He inherits nothing short of an economic emergency, one that critics say his Conservative Party helped create through a decade of austerity and then Brexit. The U.K. is now mired in a daunting cost-of-living crisis that means millions of people are already struggling to eat and heat their homes — and it is likely to get worse this winter.
His bitterly divided party is also deeply unpopular, meaning Sunak will be tasked with stabilizing its fortunes, as well as markets spooked by Truss’ now-reversed plans for unfunded tax cuts.
“Rishi Sunak really is facing an absolutely gargantuan challenge,” Tim Bale, a politics professor at Queen Mary University of London, told NBC News. “He does face really, really big problems that are not just economic, but also, of course, electoral.”
Truss’ disastrous tenure has helped Sunak take power not long after he lost a previous leadership contest to her. But even in a few short weeks, Truss has made her successor’s job undoubtedly more difficult.
She attempted to implement a suite of free-market capitalist policies, including tax cuts for high earners, which sent the markets into a panic, and ultimately spelled her demise.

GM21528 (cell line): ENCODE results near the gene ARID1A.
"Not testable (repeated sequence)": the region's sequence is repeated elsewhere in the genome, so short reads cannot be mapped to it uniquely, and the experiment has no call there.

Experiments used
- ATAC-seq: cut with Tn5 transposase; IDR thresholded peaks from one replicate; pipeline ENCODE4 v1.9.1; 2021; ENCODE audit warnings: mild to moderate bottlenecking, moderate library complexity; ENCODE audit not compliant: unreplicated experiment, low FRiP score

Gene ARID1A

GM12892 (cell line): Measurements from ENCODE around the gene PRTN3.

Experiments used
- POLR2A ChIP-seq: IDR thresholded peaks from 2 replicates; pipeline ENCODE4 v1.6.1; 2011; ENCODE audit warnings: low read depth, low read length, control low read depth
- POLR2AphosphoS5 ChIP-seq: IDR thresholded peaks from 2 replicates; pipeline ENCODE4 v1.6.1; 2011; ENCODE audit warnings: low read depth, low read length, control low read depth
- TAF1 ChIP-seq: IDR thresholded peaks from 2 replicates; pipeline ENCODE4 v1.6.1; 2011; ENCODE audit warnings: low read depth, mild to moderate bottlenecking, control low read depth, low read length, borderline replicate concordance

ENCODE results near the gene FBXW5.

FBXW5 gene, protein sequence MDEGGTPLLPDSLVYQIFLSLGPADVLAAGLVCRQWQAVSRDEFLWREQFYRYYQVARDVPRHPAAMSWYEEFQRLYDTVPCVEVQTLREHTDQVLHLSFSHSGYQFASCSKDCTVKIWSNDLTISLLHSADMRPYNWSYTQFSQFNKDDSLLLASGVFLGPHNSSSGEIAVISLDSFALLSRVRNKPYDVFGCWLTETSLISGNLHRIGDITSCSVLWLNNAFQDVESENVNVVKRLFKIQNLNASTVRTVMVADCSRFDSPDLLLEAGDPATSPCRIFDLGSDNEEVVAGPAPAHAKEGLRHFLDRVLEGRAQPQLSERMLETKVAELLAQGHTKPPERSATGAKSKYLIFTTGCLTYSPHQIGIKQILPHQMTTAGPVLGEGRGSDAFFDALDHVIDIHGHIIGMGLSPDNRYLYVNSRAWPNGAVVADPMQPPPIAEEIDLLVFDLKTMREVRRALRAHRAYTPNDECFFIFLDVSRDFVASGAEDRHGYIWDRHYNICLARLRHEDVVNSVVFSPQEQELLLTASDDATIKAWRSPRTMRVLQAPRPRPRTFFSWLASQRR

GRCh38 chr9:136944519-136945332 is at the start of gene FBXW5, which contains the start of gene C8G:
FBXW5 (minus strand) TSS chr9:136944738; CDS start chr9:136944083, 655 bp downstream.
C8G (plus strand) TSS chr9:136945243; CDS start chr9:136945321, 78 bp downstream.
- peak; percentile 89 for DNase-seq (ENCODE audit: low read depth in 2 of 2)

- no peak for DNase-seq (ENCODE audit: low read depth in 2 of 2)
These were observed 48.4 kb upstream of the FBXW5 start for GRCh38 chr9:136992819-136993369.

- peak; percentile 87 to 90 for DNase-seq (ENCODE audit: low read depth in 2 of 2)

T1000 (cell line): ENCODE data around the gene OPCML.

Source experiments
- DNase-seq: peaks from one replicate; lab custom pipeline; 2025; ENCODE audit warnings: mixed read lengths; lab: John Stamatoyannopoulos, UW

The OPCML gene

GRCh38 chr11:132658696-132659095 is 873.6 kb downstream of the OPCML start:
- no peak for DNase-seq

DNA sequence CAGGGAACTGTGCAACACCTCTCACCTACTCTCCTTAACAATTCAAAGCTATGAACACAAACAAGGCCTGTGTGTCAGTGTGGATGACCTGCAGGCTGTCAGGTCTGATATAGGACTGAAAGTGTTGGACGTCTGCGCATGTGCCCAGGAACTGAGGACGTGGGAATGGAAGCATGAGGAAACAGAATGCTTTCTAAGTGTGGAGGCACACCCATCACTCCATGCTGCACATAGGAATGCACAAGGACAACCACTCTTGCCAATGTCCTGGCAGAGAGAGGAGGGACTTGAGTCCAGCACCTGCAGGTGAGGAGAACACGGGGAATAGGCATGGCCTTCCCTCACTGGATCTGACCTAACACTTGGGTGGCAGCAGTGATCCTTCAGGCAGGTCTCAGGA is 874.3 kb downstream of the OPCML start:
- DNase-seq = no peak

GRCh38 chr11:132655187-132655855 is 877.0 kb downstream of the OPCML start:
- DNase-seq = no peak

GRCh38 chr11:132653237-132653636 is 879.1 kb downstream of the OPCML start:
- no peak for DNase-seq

Despite leaving office with an approval rating of just 6%, according to one poll, her farewell speech was defian, rather than apologetic. Her short time as prime minister had, she said, left her “more convinced than ever that we need to be bold and confront the challenges that we face.”
For Sunak, those challenges are not just the daunting domestic crises, but also issues including Russia’s war in Ukraine.
Ukrainian President Volodymyr Zelenskyy, who has relied on British military support, was among the first world leaders to congratulate him Tuesday.
President Joe Biden described Sunak’s leadership as a “groundbreaking milestone,” while leaders from India and elsewhere also welcomed the news.
CORRECTION (Oct. 25, 2022, 8:38 a.m. ET): A previous version of this article misspelled the name of the queen consort. She is Camilla, not Camila.
Mo Abbas contributed.